Solving the problem and getting gas

We kept on driving for a couple hours, nervously watching the gas gauge edge down and stopping at every gas station to check if it was manned–none were, and every automated system rejected our credit card. Over debate, we settled on two possibilities: there was a small town coming up that might have a manned station. And if it didn’t, we were going to stop there and wait for someone else to come by and use the station, when we could ask to use their card in return for a cash payment.

The next town, unsurprisingly, also had an automated gas station. Station is a stretch of the word; it was really a single pump next to the town’s tiny harbour. I tried the usual actions with the credit card, it still rejected the payments. No cash accepted, either, so this was it. We settled in for a wait, gazing across the harbor at a few bobbing boats in the black-blue bay. We cleaned up our stuff scattered around the car a bit and made ourselves look as un-disheveled as possible (which is hard when you’ve been camping for four days). And we waited.

Twenty minutes passed before another car rolled up to refuel. As the woman wrapped up her transaction, we approached her and asked if we could pay her cash in return for buying gas on her card. She seemed baffled, but said sure and set the pump up for another transaction. We filled the gas tank to full, then handed her the receipt and cash. SAVED!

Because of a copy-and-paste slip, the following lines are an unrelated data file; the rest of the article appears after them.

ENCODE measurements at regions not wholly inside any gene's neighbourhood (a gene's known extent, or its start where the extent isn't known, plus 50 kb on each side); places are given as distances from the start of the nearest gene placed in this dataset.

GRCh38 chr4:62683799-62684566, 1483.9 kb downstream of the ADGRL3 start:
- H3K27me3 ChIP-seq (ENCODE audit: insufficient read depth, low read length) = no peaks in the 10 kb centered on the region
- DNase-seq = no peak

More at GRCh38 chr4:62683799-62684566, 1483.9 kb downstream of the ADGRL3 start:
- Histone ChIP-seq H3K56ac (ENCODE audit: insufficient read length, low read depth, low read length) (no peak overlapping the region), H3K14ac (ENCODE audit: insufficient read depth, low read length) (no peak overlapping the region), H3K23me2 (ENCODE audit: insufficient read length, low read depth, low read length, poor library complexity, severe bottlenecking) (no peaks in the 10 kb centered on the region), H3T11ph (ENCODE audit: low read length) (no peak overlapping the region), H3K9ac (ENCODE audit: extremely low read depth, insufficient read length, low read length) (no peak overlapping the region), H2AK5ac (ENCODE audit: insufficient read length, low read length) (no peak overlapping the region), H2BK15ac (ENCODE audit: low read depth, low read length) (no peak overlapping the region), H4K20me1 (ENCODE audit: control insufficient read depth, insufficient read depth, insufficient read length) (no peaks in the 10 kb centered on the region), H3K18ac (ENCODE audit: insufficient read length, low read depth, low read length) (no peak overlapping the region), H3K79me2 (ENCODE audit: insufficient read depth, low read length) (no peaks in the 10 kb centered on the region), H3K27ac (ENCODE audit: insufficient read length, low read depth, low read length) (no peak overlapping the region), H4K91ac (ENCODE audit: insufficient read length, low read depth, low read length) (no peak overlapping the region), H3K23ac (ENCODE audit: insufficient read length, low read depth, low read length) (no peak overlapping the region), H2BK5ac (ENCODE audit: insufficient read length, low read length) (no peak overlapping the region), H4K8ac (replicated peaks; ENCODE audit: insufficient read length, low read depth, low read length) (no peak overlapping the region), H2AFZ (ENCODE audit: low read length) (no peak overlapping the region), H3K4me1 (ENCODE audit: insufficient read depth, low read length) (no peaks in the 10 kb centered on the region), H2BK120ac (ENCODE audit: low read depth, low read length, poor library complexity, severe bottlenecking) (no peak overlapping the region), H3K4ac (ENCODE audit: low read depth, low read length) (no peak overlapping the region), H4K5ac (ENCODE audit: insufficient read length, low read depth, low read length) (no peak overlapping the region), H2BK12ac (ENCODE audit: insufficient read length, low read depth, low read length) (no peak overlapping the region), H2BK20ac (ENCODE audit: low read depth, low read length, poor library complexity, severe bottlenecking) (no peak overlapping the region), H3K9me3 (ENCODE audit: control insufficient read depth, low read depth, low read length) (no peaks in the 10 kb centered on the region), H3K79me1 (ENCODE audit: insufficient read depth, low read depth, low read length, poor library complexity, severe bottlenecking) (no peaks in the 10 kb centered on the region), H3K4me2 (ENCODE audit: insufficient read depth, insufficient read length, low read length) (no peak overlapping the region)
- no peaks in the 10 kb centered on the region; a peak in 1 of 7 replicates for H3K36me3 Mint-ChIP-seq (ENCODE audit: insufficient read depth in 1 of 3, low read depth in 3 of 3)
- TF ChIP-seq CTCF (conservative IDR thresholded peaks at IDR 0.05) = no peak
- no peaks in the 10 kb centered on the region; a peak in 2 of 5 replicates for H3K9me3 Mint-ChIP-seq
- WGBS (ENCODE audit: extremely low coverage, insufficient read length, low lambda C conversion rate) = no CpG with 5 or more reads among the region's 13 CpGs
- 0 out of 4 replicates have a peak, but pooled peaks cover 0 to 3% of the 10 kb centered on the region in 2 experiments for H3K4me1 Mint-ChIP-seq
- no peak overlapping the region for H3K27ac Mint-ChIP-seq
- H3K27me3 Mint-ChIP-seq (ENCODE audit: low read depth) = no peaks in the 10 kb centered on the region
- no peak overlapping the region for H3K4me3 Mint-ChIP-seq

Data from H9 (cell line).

Preventing the problem in the first place

We didn’t encounter this problem for the rest of our New Zealand road trip because we rerouted ourselves to pass through a major city every other day and filled up whenever we encountered an attended gas station. But the feeling that we might run out of gas in a rental car hours from any help, coupled with the fear that help would break our travel budget, was pretty stressful. Here are three things you can do to prevent this problem in the first place and take a lot of stress off your shoulders:

  1. Call your credit card company and get a PIN – This one wouldn’t have worked for us, but some U.S. credit card companies will give you a PIN if you explain where you’re travelling and ask for it. It doesn’t hurt to try.
  2. Carry a full gas canister with you – This is what we normally do on road trips, but we didn’t see this as an option with our rental car. Ask about a spare gas canister and rent one if you can, since it’s worth the peace of mind during your road trip.
  3. Plan your route to hit a major city every X kilometers – Since you can estimate mpg and can look up the size of the gas tank, you can easily figure out how far the car will go before it needs a refill. Plan your route so that you’re near a city when you’re running low, since cities will have a plethora of gas options and at least some are manned.

In an ideal world, your credit card works around the world without a hitch because the financial systems all play nicely together. And barring that, in a secondary ideal world, whether a location requires credit cards with PINs or whether it’s manned with an attendant who can help would be neatly spelled out under each establishment’s description. But neither of these things has come to pass (yet), so save yourself the worry and make sure you’re road tripping prepared.